How to Restore Your Louboutin Soles

I lust after Louboutins as much any other shoe lover. That bright red sole makes an instantly recognizable statement. Some styles are little too much for my taste, but others are absolutely timeless. Most people say Louboutins are incredibly uncomfortable, and that’s not an exaggeration—super high heels and narrow pointed toes are not for everyone. But there are actually some comfortable styles out there, you just need to find what fits well on your foot. You’ll know as soon as you slip on the perfect pair because they’ll put a spring in your step!

Most of us can’t drop a few hundred on a new pair of shoes just for the red sole, especially since it wears out anyway. Doesn’t really seem worth it, does it? But for those who want that iconic look and can’t pay full price, don’t give up—I have spotted many gems on eBay, Poshmark, Tradesy, and Mercari. And now I’m going to show you how I restored a pair of Louboutins that I snagged on eBay.

Luckily, the pair of Suzanna flats I found online was just slightly used—the uppers were hardly wrinkled and the wear on the soles was minor. They were totally fine to wear when they finally arrived in my hands, but I felt that they’d be a perfect DIY project to write about.


Rubbing alcohol and cotton balls, available at any pharmacy or supermarket.

Sandpaper, a variety pack with assorted levels of grit is best.

Paintbrushes. You can use what you’re comfortable with, but I recommend picking up a couple at the art store that are specific for acrylic paint. I’m a painter, so I have a lot of brushes laying around and I went with a size 0 round brush and a 10/0 fan brush for this project.

Painter’s tape. Make sure it’s labeled as “clean release” or “safe release” because you don’t want to damage the leather on your shoes. Be careful using this on suede—I’m not sure how strongly it sticks because I’ve only used it on leather so test out a small pieces first.

Walk on Red bottom coat paint, which you can find on Amazon. Not all Louboutin soles are the same shade of red, but this particular paint has a lot of great reviews. Another way to get a perfect match is to create your own acrylic blend, but only do this if you’re comfortable and knowledgable with paint.

High gloss top coat, also available on Amazon. This will give you that lacquered look.

Black acrylic leather paint, optional for touching up black trim (if your soles have it).


Before you start anything, make sure you’re absolutely sure you want to do this to your Louboutin shoes. If you have any doubts about the condition of your shoes or your skill with a brush, please go your local cobbler or leather expert instead! (If you’re in the DC area, I recommend Bedo’s Leatherworks.)

Step 1: Carefully tape off the upper part of your shoes around the area of the sole that you’ll be painting—you don’t want to get any of the paint on the rest of your shoe. I just did the edges, but if you think you might get messy, tape up the entire shoe!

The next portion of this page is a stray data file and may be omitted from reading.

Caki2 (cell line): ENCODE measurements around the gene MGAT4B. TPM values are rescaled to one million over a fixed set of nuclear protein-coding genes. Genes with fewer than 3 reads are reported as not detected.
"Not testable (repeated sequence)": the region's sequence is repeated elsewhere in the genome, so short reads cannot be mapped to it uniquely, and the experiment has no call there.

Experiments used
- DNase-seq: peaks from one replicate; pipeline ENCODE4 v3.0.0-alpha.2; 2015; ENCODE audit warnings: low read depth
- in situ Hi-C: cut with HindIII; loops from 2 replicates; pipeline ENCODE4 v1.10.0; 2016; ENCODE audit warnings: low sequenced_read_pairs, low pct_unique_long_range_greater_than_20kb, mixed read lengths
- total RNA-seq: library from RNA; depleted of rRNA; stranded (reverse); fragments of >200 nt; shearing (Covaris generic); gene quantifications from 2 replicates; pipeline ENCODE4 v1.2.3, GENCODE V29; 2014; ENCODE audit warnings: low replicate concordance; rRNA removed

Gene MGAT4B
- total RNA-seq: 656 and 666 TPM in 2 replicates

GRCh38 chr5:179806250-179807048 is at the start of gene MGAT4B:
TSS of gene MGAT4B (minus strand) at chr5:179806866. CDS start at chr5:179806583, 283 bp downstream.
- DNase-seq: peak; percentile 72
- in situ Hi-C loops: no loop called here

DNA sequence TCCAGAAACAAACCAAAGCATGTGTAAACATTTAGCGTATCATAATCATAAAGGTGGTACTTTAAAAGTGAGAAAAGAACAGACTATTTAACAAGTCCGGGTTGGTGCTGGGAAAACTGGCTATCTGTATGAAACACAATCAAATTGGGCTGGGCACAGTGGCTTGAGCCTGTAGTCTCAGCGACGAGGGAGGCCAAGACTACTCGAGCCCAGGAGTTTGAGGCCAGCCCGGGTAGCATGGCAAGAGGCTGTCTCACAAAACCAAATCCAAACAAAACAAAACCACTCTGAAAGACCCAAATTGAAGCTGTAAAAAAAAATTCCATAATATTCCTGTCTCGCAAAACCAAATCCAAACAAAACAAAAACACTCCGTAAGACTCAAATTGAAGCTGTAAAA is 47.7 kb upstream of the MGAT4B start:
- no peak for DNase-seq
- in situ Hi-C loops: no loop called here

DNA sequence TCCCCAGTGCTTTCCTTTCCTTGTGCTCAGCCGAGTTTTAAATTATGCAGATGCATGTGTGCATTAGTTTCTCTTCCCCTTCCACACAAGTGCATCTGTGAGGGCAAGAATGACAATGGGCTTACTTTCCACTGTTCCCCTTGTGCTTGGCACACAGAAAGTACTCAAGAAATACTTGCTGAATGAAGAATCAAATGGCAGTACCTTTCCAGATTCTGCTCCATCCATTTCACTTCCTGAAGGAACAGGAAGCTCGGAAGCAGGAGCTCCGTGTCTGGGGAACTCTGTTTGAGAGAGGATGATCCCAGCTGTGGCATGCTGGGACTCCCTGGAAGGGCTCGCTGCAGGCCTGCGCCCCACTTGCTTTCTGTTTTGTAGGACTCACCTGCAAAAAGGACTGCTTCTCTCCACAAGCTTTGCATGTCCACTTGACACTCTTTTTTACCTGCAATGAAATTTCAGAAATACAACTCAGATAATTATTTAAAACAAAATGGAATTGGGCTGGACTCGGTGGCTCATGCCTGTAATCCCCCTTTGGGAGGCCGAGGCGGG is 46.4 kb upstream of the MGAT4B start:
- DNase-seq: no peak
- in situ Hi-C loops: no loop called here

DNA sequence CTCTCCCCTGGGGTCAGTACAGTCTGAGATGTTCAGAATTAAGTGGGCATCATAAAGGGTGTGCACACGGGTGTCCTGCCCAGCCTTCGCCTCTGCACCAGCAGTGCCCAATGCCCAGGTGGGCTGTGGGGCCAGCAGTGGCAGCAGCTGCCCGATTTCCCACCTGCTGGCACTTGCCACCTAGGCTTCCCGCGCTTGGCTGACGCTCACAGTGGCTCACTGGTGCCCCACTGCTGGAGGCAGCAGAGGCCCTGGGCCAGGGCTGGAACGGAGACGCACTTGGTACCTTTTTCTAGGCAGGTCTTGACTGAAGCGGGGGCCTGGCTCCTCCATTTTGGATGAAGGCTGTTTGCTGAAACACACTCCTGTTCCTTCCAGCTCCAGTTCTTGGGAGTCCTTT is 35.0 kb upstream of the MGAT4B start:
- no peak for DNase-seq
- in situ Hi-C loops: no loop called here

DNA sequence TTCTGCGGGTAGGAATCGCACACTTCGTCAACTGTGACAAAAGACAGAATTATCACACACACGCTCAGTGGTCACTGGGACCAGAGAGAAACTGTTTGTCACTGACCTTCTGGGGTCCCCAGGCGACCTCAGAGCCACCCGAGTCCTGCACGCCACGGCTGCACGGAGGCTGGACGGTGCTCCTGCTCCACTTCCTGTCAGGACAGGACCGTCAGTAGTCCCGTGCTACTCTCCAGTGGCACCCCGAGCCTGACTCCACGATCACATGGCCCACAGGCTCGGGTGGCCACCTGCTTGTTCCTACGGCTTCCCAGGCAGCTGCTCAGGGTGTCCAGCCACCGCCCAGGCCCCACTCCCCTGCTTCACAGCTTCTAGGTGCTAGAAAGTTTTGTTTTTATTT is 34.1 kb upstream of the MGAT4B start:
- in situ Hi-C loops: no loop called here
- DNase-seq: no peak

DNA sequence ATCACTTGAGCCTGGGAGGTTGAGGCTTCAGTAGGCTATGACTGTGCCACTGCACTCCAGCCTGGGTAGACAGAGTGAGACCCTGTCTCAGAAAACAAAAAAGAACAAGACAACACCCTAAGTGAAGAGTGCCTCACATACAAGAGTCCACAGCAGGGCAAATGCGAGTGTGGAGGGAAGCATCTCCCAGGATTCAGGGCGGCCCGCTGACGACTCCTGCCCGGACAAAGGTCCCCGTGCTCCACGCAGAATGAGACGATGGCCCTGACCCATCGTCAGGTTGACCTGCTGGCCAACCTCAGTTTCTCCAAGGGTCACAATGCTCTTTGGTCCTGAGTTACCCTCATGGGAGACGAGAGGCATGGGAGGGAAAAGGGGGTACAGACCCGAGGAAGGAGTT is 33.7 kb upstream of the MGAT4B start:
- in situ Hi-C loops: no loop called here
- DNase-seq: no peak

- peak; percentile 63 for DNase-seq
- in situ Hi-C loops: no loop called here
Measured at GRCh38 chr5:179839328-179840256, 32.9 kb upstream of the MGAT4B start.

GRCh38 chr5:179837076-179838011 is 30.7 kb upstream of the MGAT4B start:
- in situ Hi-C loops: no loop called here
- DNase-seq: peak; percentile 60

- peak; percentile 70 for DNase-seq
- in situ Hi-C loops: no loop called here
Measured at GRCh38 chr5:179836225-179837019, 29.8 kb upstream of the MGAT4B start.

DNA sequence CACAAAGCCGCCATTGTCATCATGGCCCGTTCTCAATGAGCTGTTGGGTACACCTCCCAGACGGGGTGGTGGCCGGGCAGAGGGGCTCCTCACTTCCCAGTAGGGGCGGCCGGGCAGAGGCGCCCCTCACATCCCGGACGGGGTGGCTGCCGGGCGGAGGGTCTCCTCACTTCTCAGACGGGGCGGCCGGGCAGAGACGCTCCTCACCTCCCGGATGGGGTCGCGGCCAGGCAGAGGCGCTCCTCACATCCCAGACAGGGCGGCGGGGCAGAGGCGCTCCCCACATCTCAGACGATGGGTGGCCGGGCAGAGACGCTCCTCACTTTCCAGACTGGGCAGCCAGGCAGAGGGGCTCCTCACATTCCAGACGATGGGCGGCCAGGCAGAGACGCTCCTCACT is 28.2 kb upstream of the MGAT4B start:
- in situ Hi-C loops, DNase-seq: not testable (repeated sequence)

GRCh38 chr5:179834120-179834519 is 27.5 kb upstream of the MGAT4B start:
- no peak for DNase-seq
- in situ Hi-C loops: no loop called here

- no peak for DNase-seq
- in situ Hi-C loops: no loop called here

Step 2: Soak a cotton ball in rubbing alcohol and vigorously clean the soles of your shoes. You’ll want to get as much of the dirty and residue off as possible. Don’t worry if the cotton ball turns red, you’ll be adding paint back onto the soles anyway.

Step 3: Use your sandpaper (or nail file if you don’t have sandpaper) to buff the worn areas of the sole using small circular motions. Doing this will peel off any of the original lacquer that’s not well-attached to the leather. It will also give you a smoother surface to paint on. A nail file works fine for smaller areas, but if you’re redoing the entire sole, a larger sheet of sandpaper is better.

Step 4: Paint! Using the small round brush, fill in all the areas that are missing color. Or, if you like, go over the entire sole. Immediately after you’ve gotten the first coat on, use the fan brush to softly blend everything together for a smooth surface. Don’t worry if the red color looks a bit different than the original, it actually matches nicely when dry. Also, the Walk on Red paint is quite thin, so you will need a couple coats to completely cover the soles. I did three, and I waited 10 minutes between each coat before applying the next. Once I painted the third layer, I waited another 30 minutes for the paint to be nice and dry. If you applied more than 3 layers, you might want to wait longer.

Step 5: After the red paint dries, you’ll notice it looks a little matte and not glossy like original Louboutin soles. Good thing we got that high gloss finish! Be careful with this; the consistency of this stuff is like milk, and a little goes a long way. Make sure you don’t drip all over the rest of your shoe! Using your fan brush (a sponge would work well too), put a few drops of the gloss on the shoe and brush it out in a thin and even coat over the entire sole. It dries fairly quickly, so spread it as as smoothly as you can. I painted two coats of the gloss on my pair of shoes.

Step 6: After the gloss feels dry to the touch (which took about 15 minutes with 2 coats), you can take your fine tip brush and carefully paint the black trim around the sole. If your hand isn’t very steady, you can skip this because it’s hardly noticeable. I’m a perfectionist though, so I went ahead and retouched the black trim around the entire shoe.

And you’re done! Now you’ve got yourself a beautiful pair of restored red soles. It’ll be tempting to put them on right away, but be patient and let them fully dry for at least 12 hours before you step out of the house wearing them. Questions, or maybe have your own tips? Share them in the comment area below!